Economic trends and fiscal pressures provided European governments with a good reason to spend less on defense—and, conceivably, a good story to Washington as to why they were not spending more. After contracting by 6.2 percent in 2020 due to the COVID-19 pandemic, the eurozone’s GDP grew by 5.2 percent in 2021, but slumped to 3.1 percent growth in 2022 due in large part to the war in Ukraine and post-pandemic inflationary pressures. Higher interest rates to combat inflation make government borrowing more difficult, which is especially problematic given the high debt-to-GDP ratio in most European countries.
The truth about European defense spending
European NATO members’ defense spending in 2022, as collected in the recently released volume The Military Balance: 2023, provides three pieces of evidence that defy the free-riding critique.
- Sixteen NATO members (over half the Alliance) increased their defense spending in 2022 relative to 2021 in current US dollars. This was after significant increases in European defense spending in 2021. Europe was an exception to the global norm here, as global military spending declined by roughly 2 percent in 2021 and 2022, according to The Military Balance.
- In 2022, twelve NATO members increased their defense spending as a percentage of GDP. For example, Lithuania increased its defense spending from $1.3 billion to $1.5 billion (in current US dollars) and as a percentage of GDP from 2.07 percent to 2.34 percent. Given the aforementioned economic headwinds and other budgetary demands (such as pandemic expenditures and economic stimulus), increasing defense spending as a percentage of GDP was extremely challenging in fiscal and political terms. For example, the United States increased defense spending from $759 billion in 2021 to $766 billion in 2022, but defense spending as a percentage of GDP declined from 3.3 percent in 2021 to 3.06 percent in 2022.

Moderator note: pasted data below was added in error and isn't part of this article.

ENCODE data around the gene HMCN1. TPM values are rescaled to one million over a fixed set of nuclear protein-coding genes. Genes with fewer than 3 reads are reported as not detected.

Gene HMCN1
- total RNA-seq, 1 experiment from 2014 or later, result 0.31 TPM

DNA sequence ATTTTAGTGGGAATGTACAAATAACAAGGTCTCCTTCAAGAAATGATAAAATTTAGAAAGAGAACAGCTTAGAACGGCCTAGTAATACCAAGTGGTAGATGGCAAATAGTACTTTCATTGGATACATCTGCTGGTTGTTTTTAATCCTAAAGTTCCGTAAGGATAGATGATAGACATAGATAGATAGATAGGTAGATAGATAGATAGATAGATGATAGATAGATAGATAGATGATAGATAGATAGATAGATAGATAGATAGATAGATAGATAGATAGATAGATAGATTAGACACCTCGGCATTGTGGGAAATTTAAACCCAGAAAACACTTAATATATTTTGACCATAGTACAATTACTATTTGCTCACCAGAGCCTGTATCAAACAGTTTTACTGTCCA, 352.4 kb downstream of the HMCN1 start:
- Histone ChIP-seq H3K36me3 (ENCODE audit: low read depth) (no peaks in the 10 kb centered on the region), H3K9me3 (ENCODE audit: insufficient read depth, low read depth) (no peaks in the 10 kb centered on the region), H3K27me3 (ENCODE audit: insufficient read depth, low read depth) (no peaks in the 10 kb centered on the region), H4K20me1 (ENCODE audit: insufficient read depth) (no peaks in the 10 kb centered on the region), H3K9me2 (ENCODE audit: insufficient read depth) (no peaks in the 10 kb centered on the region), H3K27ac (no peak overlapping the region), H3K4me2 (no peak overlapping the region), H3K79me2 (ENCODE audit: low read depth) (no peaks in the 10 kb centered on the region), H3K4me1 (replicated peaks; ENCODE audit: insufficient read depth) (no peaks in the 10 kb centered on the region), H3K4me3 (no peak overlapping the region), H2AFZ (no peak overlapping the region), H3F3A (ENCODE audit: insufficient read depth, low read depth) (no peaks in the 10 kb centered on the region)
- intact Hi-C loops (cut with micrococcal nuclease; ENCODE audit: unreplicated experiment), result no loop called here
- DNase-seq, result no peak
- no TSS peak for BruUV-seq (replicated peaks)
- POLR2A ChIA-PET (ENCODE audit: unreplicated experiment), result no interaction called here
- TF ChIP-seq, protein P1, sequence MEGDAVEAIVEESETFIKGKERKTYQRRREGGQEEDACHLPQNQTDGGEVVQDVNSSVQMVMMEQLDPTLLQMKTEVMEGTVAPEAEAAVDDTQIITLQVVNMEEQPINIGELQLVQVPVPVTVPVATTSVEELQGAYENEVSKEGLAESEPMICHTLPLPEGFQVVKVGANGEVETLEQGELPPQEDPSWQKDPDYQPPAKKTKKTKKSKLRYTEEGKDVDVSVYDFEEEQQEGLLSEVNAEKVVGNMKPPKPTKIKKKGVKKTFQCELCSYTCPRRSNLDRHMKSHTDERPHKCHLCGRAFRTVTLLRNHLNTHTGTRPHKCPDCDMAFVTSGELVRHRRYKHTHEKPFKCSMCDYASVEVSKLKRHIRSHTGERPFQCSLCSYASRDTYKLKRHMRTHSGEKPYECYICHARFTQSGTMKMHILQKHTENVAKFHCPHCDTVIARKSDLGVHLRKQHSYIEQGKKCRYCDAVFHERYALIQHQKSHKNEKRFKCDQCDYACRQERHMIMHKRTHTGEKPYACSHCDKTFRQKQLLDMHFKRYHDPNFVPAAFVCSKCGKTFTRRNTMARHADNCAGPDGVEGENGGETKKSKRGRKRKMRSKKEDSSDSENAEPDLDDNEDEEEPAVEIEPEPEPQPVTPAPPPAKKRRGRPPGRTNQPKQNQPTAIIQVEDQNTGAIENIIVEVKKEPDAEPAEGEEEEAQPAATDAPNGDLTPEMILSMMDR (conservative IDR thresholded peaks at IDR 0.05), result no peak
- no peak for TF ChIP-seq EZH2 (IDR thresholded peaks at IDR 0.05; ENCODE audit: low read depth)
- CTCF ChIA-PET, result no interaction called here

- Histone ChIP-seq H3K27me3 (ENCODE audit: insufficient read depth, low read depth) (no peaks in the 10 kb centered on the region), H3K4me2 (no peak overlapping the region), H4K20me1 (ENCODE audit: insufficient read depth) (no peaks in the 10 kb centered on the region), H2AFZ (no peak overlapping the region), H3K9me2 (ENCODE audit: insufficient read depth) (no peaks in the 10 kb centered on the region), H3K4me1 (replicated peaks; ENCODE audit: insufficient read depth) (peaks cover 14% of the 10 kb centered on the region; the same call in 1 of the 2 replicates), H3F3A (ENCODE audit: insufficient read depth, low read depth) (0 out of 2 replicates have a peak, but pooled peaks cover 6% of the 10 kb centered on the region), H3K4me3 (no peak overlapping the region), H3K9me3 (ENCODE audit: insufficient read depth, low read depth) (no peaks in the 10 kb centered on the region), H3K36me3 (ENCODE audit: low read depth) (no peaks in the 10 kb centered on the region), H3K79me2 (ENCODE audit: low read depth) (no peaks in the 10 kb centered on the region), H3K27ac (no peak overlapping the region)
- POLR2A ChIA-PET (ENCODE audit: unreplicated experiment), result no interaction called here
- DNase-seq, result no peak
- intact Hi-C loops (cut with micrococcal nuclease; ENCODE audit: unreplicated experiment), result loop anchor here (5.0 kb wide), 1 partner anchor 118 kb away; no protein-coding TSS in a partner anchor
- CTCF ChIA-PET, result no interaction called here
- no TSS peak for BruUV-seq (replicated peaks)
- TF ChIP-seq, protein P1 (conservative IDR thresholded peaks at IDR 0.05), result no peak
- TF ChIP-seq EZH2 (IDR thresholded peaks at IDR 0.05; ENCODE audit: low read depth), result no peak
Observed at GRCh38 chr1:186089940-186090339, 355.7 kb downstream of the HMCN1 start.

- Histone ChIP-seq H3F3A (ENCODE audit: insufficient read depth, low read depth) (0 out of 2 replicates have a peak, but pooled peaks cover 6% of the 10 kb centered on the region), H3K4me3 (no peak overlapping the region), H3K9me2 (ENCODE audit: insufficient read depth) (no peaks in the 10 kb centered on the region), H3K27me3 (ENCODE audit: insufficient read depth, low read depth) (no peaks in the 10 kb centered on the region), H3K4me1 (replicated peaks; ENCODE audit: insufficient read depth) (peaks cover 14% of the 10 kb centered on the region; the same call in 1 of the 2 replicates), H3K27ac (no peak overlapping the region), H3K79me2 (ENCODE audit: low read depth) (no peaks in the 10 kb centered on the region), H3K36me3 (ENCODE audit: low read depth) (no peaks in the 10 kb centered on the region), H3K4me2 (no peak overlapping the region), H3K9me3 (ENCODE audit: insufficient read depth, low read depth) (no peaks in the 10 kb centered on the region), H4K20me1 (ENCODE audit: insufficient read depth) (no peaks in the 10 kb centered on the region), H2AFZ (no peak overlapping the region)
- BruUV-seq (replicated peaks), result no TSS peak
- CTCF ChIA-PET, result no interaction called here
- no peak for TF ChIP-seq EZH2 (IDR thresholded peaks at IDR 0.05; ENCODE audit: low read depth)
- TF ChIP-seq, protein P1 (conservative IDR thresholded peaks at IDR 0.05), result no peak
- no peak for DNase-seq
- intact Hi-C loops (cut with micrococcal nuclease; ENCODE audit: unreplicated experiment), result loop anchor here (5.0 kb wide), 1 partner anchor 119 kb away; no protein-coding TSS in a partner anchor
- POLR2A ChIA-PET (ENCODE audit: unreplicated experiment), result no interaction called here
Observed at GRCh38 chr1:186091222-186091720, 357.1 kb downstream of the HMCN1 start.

- An additional seven NATO governments have pledged to raise defense spending as a percentage of GDP in the near term: the Czech Republic, Denmark, Italy, Latvia, Norway, Poland, and Romania. For example, in March 2022, Latvia’s cabinet approved an increase in defense spending from 2.2 percent to 2.5 percent of GDP by 2025.
What should one take away from these defense spending figures? While the United States’ massive military budget and reinvigorated commitment to defend Europe provided incentives to free ride in 2022, many of the United States’ European allies responded to the increased threat from Russia by increasing their defense spending immediately or announcing that they would do so in the coming years.
Moving past the critique
Many US policymakers and commentators argue that NATO allies free ride off of US defense spending and Washington’s commitment to defend Europe. But the evidence from the past year suggests that when NATO allies perceive extreme threats, they spend more on defense. Of course, perceptions of threats evolve over time, and as we look toward the future, we should recognize that perceptions do not always translate into immediate spending outcomes.
Two lessons emerge from this analysis. First, US policymakers would do well to stop publicly berating NATO allies for their defense spending decisions. While some private pressure may be useful (especially on the kinds of capabilities allies are spending on), public criticism is likely to divide the Alliance and is unlikely to achieve the intended outcome. Second, the United States should be less fixated on whether its behavior is encouraging free riding. European allies’ actions offer a substantial counterpoint to the free-riding critique. Washington should take notice.
Jason W. Davidson is a professor of political science at the University of Mary Washington and a nonresident senior fellow at the Atlantic Council’s Transatlantic Security Initiative within the Scowcroft Center for Strategy and Security.